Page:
During construction of the Tillicum Road bridge (Gorge Bridge) and the Esquimalt Gorge Park in the late 80s and early 90s, an archaeological site was discovered and it is believed to date back over 5,000 years.
The site that was discovered is called a midden, which is a place where food waste, animal bones, shells, broken pottery and other items are found that indicate a prehistoric human settlement.
The site above the Gorge Narrows, beneath the Tillicum bridge, just happens to be the oldest midden found on Vancouver Island.
The importance of the Gorge Narrows
The Gorge Narrows are one of two reversing falls in Canada and they are a sacred and ancient place for the Coast Salish people.
It is said that people from the Songhees Nation would dive into the waters of the narrows in order to gain powers.
Halyas, who is said to be a transformer being, turned a young girl into a stone and cast her into the narrows. That girl was named Camossung (whose namesake lives on through Camosun College and Camosun Street).
She was turned into a stone because she was hungry and her grandfather wouldn’t feed her, but she got picky while bargaining for food with the powerful being and eventually agreed to eat some oysters which were offered to her.
This is said to be why the Gorge was once plentiful in oysters.
According to Songhees stories, Camossung was turned into a stone and cast in the Gorge Narrows along with her grandfather to look after their food resources.
After this, the Narrows and the Tillicum midden became a place to meet, gather, eat, hunt and forage for oysters for the Songhees Nation of prehistory.
History of the midden
The Tillicum midden was initially discovered while adding a walkway beneath the Gorge Bridge to better view the reversing falls of the Gorge Narrows in 1989.
Archaeologist and anthropologist Grant Keddie, known for his work in observing and documenting Songhees history, was called along with some colleagues to extract data and determine how old the midden was.
In 1991, the Township of Esquimalt was planning on constructing a secondary walkway through the exact location of the midden and those efforts were halted due to Keddie’s swift impact assessment permit application to the Archaeological Branch of BC and the Archaeological Society of British Columbia’s (ASBC) emergency response team. The area was then preserved for scientific study.
In the upper layers of the midden, Keddie and his team found oyster shells–once abundant in the region prior to colonization–and below that were the shells of bent-nose clams and bay mussels. Herring bones were found sparsely throughout the layers of the midden as well.
In the “dark zone” layer beneath that, archaeologists found a small object with two holes in it thought to have once been an ornamental decoration of some sort. The region of the layer this object was found dated back over 1,700 years.
Keddie and his crew continued to carefully excavate and found in deeper layers of the midden more shells, bones and fire broken rock. The layers continued much deeper than middens such as the Fleming beach midden located near Macaulay Point. That midden dates back to approximately 4,181 years.
Other similar middens in and around Victoria date back only around 2,800 years. A Willows Beach midden, a midden at the Maplebank site in the Esquimalt Harbour, and a midden found on the Goodridge peninsula are all among these.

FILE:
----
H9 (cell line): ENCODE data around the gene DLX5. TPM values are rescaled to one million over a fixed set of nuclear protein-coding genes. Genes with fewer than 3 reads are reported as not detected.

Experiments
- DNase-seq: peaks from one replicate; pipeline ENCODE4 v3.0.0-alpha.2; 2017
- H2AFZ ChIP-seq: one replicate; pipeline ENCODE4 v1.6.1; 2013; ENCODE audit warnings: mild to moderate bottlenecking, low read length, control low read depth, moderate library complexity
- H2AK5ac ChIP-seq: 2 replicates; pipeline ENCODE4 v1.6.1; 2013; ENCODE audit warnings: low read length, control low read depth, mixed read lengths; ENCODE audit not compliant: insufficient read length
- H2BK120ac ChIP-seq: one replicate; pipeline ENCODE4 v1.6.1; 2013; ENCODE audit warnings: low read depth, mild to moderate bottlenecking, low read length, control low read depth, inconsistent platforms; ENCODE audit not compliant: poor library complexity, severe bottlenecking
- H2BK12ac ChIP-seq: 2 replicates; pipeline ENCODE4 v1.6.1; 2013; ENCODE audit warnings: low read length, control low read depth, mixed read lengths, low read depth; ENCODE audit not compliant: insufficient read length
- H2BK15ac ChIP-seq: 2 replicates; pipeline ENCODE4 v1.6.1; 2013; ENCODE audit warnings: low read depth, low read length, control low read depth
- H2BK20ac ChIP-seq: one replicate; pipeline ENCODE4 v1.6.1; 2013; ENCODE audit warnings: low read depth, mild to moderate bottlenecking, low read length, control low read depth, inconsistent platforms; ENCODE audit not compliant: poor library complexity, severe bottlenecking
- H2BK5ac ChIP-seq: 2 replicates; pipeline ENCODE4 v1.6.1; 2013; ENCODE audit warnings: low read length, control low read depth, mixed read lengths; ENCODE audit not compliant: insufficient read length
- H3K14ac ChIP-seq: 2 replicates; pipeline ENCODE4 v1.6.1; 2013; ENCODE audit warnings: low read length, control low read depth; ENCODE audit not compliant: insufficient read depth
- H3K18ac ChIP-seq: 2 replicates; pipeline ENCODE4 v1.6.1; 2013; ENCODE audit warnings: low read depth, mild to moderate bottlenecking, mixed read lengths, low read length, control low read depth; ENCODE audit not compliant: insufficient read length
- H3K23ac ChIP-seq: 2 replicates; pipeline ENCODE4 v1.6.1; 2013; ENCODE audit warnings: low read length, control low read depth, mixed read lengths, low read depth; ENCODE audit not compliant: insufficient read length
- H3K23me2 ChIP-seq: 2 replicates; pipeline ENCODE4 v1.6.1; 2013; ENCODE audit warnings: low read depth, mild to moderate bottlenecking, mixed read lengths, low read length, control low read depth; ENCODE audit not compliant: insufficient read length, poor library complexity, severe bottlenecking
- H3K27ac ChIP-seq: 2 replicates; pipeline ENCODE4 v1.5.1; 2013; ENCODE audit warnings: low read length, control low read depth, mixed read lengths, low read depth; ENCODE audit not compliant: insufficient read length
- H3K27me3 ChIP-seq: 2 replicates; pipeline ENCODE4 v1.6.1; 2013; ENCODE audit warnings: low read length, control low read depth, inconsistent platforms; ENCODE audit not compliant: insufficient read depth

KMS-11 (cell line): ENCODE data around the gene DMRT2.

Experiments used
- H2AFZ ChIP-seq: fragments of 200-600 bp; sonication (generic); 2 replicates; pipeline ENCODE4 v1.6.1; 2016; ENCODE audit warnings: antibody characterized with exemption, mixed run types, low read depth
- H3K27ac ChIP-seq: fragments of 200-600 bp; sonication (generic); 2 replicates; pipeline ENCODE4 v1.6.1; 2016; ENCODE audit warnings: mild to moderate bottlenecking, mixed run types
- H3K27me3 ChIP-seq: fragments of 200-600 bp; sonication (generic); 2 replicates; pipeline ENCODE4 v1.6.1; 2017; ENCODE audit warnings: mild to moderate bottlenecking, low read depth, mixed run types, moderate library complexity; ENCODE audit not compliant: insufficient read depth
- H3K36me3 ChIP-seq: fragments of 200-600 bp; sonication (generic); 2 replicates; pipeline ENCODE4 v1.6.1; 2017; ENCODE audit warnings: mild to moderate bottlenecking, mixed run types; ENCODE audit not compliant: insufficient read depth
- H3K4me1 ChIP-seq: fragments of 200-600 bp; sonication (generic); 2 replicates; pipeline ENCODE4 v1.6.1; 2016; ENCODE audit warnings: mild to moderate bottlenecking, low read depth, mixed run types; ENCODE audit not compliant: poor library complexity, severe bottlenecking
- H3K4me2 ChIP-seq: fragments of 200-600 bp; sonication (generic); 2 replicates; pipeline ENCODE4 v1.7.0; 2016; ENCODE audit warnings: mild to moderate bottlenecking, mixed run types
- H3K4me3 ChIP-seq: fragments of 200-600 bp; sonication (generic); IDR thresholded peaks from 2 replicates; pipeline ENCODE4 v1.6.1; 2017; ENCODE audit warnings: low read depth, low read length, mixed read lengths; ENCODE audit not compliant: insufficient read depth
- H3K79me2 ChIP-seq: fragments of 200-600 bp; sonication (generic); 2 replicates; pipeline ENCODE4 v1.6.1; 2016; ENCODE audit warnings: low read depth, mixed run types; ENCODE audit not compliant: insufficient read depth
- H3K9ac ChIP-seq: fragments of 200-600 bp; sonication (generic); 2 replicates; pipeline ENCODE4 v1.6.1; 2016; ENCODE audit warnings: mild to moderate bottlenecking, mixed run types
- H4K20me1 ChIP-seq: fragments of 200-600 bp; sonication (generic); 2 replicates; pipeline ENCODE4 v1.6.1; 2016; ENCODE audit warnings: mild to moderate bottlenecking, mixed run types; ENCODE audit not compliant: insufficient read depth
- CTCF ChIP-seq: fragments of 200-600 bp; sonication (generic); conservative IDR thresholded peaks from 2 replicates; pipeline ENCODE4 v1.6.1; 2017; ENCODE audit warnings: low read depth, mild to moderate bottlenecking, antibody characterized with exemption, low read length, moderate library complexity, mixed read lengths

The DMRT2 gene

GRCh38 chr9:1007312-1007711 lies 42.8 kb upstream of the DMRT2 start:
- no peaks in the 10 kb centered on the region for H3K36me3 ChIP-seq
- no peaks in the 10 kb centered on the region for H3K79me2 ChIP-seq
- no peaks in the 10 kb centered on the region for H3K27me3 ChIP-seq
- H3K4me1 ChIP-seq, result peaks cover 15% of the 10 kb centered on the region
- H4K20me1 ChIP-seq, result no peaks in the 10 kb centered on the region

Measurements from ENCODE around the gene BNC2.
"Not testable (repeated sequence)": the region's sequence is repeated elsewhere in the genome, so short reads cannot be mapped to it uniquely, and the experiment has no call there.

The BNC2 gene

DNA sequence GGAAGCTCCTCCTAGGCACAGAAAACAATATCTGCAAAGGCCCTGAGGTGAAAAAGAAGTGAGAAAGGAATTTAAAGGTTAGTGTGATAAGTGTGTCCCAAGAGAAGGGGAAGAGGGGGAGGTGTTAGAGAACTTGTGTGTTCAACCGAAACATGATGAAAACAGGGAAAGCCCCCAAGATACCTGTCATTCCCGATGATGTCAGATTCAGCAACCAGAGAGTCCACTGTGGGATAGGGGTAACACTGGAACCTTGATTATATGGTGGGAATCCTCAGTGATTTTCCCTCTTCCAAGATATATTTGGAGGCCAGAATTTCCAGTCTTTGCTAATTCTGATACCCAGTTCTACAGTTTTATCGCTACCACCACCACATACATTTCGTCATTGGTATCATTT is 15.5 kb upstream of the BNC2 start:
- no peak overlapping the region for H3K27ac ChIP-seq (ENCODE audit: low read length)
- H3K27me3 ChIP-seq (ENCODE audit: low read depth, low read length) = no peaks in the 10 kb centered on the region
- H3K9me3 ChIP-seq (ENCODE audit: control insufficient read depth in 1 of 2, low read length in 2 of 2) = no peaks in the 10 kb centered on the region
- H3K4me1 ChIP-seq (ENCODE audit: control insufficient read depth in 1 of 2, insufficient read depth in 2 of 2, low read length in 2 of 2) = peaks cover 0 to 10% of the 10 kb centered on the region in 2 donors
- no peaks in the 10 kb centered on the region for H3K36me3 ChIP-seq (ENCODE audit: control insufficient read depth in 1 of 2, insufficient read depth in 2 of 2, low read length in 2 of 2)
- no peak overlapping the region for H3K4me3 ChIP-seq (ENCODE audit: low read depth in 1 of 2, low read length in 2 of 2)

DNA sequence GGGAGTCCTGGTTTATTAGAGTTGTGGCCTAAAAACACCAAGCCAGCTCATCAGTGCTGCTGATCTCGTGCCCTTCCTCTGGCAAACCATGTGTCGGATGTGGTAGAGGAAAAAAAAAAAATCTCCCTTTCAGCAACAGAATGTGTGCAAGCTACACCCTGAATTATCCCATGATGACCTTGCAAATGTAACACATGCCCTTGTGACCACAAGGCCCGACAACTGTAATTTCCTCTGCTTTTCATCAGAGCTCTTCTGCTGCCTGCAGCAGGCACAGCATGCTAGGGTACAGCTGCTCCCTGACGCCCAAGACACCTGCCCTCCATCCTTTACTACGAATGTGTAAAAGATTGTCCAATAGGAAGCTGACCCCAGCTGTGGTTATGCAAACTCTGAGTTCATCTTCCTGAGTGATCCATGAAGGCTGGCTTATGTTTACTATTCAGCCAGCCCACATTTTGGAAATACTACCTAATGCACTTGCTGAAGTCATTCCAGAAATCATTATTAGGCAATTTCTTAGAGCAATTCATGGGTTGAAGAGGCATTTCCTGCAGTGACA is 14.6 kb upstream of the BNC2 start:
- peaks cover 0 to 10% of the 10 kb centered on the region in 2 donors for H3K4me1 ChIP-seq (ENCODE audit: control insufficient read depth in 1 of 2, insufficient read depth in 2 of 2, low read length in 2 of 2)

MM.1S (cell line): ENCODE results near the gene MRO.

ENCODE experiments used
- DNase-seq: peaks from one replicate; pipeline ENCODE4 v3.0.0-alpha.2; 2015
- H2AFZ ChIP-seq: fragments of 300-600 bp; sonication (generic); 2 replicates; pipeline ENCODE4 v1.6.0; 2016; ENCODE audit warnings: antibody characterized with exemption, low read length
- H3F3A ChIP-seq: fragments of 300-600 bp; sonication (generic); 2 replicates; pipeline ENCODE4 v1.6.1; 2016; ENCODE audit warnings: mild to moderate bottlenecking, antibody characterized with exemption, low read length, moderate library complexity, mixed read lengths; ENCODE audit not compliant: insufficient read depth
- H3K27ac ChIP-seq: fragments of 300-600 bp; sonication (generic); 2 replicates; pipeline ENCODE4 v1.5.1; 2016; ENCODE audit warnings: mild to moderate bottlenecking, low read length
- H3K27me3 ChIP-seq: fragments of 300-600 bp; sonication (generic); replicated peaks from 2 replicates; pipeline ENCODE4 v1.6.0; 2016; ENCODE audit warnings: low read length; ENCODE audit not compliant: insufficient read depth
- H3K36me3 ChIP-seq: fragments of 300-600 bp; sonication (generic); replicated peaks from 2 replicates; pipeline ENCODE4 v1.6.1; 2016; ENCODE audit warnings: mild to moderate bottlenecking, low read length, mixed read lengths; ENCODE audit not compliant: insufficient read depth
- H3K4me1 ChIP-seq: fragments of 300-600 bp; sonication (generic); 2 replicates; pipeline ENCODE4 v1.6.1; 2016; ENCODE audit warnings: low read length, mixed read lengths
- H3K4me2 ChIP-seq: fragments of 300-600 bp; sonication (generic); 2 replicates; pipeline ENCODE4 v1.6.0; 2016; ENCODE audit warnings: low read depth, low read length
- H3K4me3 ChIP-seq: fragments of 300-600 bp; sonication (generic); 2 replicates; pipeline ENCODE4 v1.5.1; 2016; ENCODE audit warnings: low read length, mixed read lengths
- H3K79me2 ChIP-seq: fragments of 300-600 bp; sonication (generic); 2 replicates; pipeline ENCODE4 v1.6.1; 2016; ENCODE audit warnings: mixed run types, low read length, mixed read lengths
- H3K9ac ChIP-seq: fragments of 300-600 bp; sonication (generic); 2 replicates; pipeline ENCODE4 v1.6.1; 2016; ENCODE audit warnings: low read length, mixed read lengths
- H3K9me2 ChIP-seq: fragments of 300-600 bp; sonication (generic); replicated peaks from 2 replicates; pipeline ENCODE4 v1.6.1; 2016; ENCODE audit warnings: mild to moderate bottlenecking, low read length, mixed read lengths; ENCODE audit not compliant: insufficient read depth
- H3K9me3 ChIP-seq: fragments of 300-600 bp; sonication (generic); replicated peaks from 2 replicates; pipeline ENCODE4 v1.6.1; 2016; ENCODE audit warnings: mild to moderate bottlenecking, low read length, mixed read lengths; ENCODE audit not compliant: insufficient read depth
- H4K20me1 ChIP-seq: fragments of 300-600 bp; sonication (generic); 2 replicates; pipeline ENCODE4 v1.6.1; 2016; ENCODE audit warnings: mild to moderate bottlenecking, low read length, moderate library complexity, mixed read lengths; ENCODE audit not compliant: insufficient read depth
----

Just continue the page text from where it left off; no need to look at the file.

Following the observation of the site, steps were put in place to preserve the site.
A chain-link fence was installed around the midden that remains intact following the construction of the walkway along the narrows and the bridge that crosses them.
Along with the fence, a makeshift informational sign can be seen at the site of the midden.
The future of the midden
Keddie wrote in a 1991 newsletter about his efforts to study the Tillicum midden and in it he shared his vision for the future of the site.
“I dream of seeing a South Gorge Bridge site developed into a permanent outdoor exhibit with bright murals of native fishing activities instead of graffiti on the bridge wall, plasticized exposures of excavated midden faces and attractive posters that explain the nature of the site,” wrote Keddie.
The Township of Esquimalt’s Communications Manager, Tara Zajac, told Victoria Buzz that this is and has been on the Township’s radar for some time and she is hopeful that something more informative and more permanent can become part of this piece of Esquimalt’s history.
The new town council has made garnering better relationships with the Songhees and Esquimalt Nations a priority in their Strategic Plan and this project could fall within the scope of that plan, according to Zajac.
However, she also said that it is important to the Township to go about the implementation of an educational sign and an improved preservation of the site in accordance with the Songhees and Esquimalt Nation’s wishes.
“The township is supportive of replacing the sign with something that appropriately reflects the cultural significance of the location and is actively looking at options,” Zajac told Victoria Buzz.
“It is important that we get direction from First Nations before moving forward with design options.”
For now, Zajac said that the Township of Esquimalt is considering a temporary sign as an interim measure to update the current iteration to inform passersby of the importance of this archaeological site.
Mystery of the current sign’s origin
Oddly enough and to the dismay of the Township, currently no one knows of the origins of the current sign at the midden.
It looks homemade in nature and is within the confines of the chain-link fence that preserves the midden currently.
According to Zajac, the sign is thought to be at least 20-years-old in origin.
She asks that anyone who knows the origins of the current informational sign at the midden, contact the Township of Esquimalt.